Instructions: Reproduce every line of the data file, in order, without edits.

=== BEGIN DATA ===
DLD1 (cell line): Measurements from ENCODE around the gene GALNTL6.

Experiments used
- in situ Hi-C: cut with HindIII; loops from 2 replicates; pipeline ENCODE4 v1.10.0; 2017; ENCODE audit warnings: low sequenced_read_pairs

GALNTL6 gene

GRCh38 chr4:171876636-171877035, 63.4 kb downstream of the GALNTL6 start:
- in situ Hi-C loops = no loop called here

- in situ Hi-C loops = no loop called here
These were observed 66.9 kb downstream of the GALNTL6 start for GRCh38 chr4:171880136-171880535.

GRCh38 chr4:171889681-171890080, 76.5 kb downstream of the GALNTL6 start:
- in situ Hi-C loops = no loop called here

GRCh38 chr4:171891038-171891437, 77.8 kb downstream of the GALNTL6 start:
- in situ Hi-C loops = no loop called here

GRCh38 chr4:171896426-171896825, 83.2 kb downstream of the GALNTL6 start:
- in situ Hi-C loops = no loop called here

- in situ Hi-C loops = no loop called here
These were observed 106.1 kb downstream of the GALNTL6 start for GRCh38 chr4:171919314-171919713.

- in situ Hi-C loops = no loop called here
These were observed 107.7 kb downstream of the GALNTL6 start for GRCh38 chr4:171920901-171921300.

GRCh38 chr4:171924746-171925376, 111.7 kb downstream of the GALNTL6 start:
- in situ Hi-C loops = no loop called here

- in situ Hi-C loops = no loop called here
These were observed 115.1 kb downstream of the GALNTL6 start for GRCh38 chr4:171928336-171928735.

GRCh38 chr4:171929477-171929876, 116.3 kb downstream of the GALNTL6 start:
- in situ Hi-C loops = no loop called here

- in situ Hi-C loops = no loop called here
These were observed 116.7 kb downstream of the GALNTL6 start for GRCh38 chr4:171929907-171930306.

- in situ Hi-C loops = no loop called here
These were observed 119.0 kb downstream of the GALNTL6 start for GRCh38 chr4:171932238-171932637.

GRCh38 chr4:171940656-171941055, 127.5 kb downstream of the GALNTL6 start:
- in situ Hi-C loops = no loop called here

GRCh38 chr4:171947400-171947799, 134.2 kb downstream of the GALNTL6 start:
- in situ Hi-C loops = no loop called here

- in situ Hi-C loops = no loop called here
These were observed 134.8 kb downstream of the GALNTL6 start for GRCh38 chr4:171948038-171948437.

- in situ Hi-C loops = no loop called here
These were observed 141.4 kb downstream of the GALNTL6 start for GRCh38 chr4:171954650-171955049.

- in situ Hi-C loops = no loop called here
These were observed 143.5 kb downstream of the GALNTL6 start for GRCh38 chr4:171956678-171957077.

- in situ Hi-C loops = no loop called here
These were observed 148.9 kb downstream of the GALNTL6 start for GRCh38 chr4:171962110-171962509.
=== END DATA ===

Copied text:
DLD1 (cell line): Measurements from ENCODE around the gene GALNTL6.

Experiments used
- in situ Hi-C: cut with HindIII; loops from 2 replicates; pipeline ENCODE4 v1.10.0; 2017; ENCODE audit warnings: low sequenced_read_pairs

GALNTL6 gene

GRCh38 chr4:171876636-171877035, 63.4 kb downstream of the GALNTL6 start:
- in situ Hi-C loops = no loop called here

- in situ Hi-C loops = no loop called here
These were observed 66.9 kb downstream of the GALNTL6 start for GRCh38 chr4:171880136-171880535.

GRCh38 chr4:171889681-171890080, 76.5 kb downstream of the GALNTL6 start:
- in situ Hi-C loops = no loop called here

GRCh38 chr4:171891038-171891437, 77.8 kb downstream of the GALNTL6 start:
- in situ Hi-C loops = no loop called here

GRCh38 chr4:171896426-171896825, 83.2 kb downstream of the GALNTL6 start:
- in situ Hi-C loops = no loop called here

- in situ Hi-C loops = no loop called here
These were observed 106.1 kb downstream of the GALNTL6 start for GRCh38 chr4:171919314-171919713.

- in situ Hi-C loops = no loop called here
These were observed 107.7 kb downstream of the GALNTL6 start for GRCh38 chr4:171920901-171921300.

GRCh38 chr4:171924746-171925376, 111.7 kb downstream of the GALNTL6 start:
- in situ Hi-C loops = no loop called here

- in situ Hi-C loops = no loop called here
These were observed 115.1 kb downstream of the GALNTL6 start for GRCh38 chr4:171928336-171928735.

GRCh38 chr4:171929477-171929876, 116.3 kb downstream of the GALNTL6 start:
- in situ Hi-C loops = no loop called here

- in situ Hi-C loops = no loop called here
These were observed 116.7 kb downstream of the GALNTL6 start for GRCh38 chr4:171929907-171930306.

- in situ Hi-C loops = no loop called here
These were observed 119.0 kb downstream of the GALNTL6 start for GRCh38 chr4:171932238-171932637.

GRCh38 chr4:171940656-171941055, 127.5 kb downstream of the GALNTL6 start:
- in situ Hi-C loops = no loop called here

GRCh38 chr4:171947400-171947799, 134.2 kb downstream of the GALNTL6 start:
- in situ Hi-C loops = no loop called here

- in situ Hi-C loops = no loop called here
These were observed 134.8 kb downstream of the GALNTL6 start for GRCh38 chr4:171948038-171948437.

- in situ Hi-C loops = no loop called here
These were observed 141.4 kb downstream of the GALNTL6 start for GRCh38 chr4:171954650-171955049.

- in situ Hi-C loops = no loop called here
These were observed 143.5 kb downstream of the GALNTL6 start for GRCh38 chr4:171956678-171957077.

- in situ Hi-C loops = no loop called here
These were observed 148.9 kb downstream of the GALNTL6 start for GRCh38 chr4:171962110-171962509.